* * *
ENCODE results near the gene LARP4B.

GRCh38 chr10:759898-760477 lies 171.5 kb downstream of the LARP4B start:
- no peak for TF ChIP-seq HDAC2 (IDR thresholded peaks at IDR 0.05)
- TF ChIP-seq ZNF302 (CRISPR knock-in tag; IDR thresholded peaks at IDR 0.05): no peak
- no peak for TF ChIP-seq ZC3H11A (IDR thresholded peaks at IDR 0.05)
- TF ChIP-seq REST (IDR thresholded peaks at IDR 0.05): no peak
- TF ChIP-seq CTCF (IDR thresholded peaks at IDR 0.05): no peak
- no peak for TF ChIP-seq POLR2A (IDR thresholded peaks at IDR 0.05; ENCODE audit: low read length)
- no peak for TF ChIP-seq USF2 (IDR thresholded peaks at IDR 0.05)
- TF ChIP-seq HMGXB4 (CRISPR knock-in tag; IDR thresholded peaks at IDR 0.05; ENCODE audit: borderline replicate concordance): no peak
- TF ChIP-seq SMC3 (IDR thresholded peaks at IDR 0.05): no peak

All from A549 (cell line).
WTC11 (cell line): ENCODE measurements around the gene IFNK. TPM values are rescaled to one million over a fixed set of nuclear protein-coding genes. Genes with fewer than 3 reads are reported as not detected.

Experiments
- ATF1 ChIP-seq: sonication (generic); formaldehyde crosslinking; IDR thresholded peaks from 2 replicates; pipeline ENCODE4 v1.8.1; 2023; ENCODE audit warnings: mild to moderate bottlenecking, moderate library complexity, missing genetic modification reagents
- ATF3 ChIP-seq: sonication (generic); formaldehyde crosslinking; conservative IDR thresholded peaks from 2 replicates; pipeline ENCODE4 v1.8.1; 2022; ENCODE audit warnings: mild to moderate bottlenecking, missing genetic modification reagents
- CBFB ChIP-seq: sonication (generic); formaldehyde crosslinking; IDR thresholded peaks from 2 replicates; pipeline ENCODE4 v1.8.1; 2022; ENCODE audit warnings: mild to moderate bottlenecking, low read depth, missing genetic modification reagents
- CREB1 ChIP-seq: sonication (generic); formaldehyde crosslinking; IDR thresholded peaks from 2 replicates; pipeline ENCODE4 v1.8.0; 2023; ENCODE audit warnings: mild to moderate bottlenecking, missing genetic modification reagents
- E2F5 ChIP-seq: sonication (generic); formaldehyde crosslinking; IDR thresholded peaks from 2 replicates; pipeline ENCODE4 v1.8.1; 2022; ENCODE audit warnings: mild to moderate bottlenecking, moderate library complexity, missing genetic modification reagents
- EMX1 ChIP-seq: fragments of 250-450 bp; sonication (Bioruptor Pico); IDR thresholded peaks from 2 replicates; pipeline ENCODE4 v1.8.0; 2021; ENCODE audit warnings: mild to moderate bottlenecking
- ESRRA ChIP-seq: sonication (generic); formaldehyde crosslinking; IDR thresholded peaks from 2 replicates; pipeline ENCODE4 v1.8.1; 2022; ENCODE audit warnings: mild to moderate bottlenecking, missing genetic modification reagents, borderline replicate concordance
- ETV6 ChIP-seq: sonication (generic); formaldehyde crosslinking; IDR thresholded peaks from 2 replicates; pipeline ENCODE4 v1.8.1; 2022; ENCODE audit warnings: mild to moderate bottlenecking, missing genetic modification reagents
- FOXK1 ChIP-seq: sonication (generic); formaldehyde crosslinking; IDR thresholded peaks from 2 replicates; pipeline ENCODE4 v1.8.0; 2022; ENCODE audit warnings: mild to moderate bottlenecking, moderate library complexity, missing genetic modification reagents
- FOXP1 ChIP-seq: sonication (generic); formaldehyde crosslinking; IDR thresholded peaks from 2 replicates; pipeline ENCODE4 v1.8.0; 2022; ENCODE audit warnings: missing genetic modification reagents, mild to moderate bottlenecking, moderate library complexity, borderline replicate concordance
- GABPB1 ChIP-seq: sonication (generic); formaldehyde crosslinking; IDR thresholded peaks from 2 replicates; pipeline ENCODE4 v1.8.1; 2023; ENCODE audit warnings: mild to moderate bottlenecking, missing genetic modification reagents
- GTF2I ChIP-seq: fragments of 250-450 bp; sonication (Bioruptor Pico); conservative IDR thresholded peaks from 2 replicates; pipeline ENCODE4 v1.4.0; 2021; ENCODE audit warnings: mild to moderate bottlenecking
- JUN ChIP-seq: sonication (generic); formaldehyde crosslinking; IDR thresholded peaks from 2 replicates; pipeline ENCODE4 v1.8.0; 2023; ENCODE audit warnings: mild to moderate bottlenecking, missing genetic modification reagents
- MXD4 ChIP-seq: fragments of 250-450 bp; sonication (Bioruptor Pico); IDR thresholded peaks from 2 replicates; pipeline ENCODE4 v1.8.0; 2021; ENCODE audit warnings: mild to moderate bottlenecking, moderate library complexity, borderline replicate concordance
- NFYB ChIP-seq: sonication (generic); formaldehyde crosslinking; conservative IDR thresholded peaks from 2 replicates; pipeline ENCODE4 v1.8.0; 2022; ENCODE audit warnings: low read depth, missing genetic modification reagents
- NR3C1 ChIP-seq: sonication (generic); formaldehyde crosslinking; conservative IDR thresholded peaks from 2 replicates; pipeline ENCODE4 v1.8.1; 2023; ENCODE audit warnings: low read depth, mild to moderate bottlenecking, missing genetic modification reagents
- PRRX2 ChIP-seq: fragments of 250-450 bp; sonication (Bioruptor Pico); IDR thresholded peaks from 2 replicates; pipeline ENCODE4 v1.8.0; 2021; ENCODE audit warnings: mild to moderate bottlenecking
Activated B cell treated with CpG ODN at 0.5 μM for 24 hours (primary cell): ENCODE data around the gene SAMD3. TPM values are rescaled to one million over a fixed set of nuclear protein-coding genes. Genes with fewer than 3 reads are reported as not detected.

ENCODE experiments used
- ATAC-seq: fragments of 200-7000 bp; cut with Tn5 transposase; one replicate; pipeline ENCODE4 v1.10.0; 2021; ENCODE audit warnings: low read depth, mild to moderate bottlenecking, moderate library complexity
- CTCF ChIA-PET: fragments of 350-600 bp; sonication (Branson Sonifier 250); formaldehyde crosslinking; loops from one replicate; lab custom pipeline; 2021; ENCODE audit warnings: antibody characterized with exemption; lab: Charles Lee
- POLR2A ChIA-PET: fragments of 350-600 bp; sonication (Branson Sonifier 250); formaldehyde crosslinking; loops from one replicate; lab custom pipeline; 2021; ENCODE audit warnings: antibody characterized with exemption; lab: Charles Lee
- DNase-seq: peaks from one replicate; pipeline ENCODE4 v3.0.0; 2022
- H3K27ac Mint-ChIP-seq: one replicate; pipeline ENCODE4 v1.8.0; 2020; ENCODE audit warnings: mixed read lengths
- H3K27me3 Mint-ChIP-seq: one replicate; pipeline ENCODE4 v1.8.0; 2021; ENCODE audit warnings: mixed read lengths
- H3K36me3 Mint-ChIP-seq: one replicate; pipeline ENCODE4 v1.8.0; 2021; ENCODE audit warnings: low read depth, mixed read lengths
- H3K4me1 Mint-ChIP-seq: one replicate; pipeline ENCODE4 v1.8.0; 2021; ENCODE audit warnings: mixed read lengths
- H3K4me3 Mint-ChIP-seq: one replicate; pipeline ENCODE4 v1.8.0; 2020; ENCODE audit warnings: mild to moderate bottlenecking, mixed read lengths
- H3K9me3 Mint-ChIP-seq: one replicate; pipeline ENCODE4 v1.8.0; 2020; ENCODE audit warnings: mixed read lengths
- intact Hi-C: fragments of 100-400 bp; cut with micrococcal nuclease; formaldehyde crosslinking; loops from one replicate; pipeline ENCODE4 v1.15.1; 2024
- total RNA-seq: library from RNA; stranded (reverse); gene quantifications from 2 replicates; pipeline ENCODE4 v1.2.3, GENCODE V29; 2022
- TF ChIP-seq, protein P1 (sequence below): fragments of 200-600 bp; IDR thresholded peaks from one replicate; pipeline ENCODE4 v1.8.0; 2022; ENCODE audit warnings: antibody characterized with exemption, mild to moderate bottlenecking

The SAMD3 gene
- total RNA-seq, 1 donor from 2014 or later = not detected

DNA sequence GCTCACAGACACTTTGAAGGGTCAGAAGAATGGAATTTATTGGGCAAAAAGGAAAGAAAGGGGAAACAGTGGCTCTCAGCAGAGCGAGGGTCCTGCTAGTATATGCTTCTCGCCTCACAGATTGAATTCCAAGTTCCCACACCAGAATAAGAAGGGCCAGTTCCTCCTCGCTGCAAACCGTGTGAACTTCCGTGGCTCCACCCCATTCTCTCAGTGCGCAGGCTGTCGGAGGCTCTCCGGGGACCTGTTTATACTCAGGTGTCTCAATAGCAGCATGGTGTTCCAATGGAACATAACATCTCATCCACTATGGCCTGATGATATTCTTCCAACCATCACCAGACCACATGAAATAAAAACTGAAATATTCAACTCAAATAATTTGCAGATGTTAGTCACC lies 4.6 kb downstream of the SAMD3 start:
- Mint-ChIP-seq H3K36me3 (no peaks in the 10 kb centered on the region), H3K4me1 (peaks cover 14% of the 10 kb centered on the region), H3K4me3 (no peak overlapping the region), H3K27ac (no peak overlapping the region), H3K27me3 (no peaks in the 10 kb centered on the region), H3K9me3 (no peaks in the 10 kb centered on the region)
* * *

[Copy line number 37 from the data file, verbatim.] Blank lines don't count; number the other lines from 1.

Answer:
- DNase-seq: peaks from one replicate; pipeline ENCODE4 v3.0.0; 2022